Category: Politics & Social Sciences > Feminism

I didn’t adequately research this book before putting it on my reading list, since I’d heard so much about the author. Unfortunately, the read was too short (it’s a speech delivered by the author, and runs to about 47 pages) and perhaps I’ve already been steeped in modern feminist writing, but the content didn’t surprise me. What Chimamanda says is powerful and true and I agree with every word, but I hoped for a transformative view of feminism and was disappointed.

The part that did surprise me was when the author talked about her experiences with gender imbalances in Africa, which for some reason, I had assumed would be better than several Asian cultures. I grew up in India and I’ve witnessed first hand how patriarchal the culture can be, and incorrectly assumed that I had seen the worst, but Chimamanda’s experiences showed me a different, worse picture of what women go through around the world.

9. The Power of Habit: Why We Do What We Do in Life and Business by Charles Duhigg (2011)

Category: Self-Help > Social Psychology & Interactions

I really loved this book. I was expecting several chapters full of insights from research papers, which this book did contain, but it leveraged the insights beautifully into actionable steps and lists, and provided a detailed breakdown of exactly what works, what doesn’t work, and why in either case.

The part that struck a real chord with me was a chapter at the end of the book where the author selects a trivial example (he likes to snack on cookies roughly around the same time every afternoon), which he turns into a self-experiment to show an implementation of the book’s recommendations and insights. I’d like to re-read this book with a similarly smaller scale example in mind (writing blog posts regularly, as an example) and see if I can successfully build that habit.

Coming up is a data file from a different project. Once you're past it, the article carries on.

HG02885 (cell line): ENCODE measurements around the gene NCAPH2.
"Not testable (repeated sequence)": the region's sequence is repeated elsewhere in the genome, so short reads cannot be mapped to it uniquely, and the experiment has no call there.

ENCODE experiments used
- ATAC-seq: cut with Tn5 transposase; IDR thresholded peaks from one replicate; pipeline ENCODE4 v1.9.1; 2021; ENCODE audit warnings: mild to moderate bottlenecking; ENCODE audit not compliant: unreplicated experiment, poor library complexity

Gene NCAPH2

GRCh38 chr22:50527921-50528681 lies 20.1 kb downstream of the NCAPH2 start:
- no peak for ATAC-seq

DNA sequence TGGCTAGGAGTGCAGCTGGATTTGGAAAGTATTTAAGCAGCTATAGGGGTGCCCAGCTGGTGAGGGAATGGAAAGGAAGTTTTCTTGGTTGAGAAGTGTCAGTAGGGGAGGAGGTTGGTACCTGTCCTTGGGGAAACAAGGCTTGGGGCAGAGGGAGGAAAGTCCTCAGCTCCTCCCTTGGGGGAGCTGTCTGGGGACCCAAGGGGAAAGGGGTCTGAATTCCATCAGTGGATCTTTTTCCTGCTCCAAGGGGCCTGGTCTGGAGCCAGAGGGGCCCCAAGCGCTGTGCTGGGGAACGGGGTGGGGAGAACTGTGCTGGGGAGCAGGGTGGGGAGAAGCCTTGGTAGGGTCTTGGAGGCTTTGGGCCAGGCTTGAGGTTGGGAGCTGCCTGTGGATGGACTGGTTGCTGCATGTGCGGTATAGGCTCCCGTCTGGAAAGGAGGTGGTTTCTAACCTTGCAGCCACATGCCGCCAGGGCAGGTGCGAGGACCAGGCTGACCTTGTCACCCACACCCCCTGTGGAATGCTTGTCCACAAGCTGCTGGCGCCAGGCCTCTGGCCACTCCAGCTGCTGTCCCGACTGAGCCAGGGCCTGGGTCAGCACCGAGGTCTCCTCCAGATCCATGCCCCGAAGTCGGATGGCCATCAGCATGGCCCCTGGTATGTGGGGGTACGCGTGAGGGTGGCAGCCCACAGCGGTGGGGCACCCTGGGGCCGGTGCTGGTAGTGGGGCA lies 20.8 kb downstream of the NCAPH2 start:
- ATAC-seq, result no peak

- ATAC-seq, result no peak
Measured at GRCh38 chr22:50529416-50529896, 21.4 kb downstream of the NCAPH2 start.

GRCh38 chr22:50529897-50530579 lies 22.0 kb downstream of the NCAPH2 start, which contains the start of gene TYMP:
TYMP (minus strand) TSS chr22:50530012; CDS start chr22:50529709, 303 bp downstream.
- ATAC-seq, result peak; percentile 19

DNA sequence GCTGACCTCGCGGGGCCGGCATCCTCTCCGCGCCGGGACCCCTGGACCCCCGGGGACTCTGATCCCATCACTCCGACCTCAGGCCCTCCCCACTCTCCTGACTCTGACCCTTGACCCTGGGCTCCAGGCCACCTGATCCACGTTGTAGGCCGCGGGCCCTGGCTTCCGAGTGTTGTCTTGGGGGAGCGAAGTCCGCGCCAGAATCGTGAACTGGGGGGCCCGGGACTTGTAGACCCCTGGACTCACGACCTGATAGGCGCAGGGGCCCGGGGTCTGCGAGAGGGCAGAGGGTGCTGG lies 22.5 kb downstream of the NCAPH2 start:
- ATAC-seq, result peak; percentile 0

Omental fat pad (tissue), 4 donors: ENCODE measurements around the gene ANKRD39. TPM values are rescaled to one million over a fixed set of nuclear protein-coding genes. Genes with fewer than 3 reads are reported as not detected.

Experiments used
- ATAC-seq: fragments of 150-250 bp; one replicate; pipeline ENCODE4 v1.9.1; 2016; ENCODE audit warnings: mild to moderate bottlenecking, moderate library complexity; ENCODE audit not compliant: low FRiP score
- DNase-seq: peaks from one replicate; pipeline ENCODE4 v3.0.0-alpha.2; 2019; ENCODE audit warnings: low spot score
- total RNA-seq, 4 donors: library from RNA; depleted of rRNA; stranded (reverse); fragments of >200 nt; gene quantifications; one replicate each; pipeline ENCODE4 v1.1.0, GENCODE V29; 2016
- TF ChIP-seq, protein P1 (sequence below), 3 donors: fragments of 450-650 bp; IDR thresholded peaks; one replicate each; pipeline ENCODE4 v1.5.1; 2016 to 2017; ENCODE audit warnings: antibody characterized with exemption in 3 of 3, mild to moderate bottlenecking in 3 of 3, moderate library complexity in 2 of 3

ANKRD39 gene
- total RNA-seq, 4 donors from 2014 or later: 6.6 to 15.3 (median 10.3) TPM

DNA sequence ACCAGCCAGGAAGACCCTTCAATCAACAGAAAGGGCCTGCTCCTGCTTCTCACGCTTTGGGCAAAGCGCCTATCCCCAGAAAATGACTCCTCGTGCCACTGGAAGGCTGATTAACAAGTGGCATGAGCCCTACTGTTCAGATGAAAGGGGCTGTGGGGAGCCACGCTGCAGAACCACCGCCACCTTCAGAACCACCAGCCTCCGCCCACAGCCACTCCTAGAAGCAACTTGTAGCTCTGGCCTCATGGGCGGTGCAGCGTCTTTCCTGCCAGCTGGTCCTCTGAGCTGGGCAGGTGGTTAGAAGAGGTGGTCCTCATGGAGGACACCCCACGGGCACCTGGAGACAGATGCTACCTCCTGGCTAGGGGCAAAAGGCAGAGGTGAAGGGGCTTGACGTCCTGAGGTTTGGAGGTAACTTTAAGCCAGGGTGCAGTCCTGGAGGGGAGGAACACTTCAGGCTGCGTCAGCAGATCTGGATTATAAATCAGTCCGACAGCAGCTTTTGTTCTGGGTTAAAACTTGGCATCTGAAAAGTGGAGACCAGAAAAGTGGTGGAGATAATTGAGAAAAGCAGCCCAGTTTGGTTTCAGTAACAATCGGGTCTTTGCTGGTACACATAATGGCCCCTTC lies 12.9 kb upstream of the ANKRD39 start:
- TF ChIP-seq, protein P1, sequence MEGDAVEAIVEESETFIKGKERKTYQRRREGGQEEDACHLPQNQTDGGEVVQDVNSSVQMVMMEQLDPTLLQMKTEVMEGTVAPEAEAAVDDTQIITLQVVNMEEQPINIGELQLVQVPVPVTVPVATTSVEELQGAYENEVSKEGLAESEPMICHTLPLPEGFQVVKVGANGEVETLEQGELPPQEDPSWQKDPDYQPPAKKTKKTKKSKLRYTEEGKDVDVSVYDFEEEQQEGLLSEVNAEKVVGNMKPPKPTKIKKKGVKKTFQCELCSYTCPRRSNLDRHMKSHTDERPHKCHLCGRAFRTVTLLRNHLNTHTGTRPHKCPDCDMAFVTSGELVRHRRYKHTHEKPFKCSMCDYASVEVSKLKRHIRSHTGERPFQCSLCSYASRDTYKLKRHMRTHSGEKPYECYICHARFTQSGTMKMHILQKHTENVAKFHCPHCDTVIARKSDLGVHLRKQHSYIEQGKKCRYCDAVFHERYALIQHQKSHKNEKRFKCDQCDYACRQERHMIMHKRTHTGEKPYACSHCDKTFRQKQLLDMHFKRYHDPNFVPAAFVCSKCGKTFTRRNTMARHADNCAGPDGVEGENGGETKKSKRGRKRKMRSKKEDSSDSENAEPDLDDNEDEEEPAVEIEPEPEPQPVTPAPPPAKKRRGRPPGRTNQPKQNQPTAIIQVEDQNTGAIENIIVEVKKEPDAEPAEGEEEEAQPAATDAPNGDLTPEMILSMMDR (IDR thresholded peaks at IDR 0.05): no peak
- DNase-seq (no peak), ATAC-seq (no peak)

10. The Start-up of You: Adapt to the Future, Invest in Yourself, and Transform Your Career by Reid Hoffman, Ben Casnocha (2012)

Category: Business & Money > Job Hunting & Careers / Entrepreneurship

Review to come…

Books I'm still reading, carried over to 2017

No ordinary time: Franklin and Eleanor Roosevelt : the home front in World War II by Doris Kearns Goodwin (1994)

Category: Biographies & Memoirs > Presidents

Sapiens: A Brief History of Humankind by Yuval Noah Harari (2011)

Category: Anthropology

Open by Andre Agassi (2009)

Category: Biographies & Memoirs > Modern

Books abandoned for good

Zero to One: Notes on Startups, or How to Build the Future by Peter Thiel, Blake Masters (2014)

Category: Entrepreneurship

Guys, I had to abandon this one. Peter Thiel is an entrepreneur-extraordinaire who has attained more success than I could ever imagine, but even a handful of chapters into the book, I was vocally disagreeing with what he was saying. I figured this wasn’t healthy, and that I shouldn’t be reading the book if I felt like I had to argue with it out loud, so I gave it up.

Here are a few notes I jotted down before I gave up:

Arti Annaswamy

Arti Annaswamy

Data analytics, process improvement, project management, coffee drinking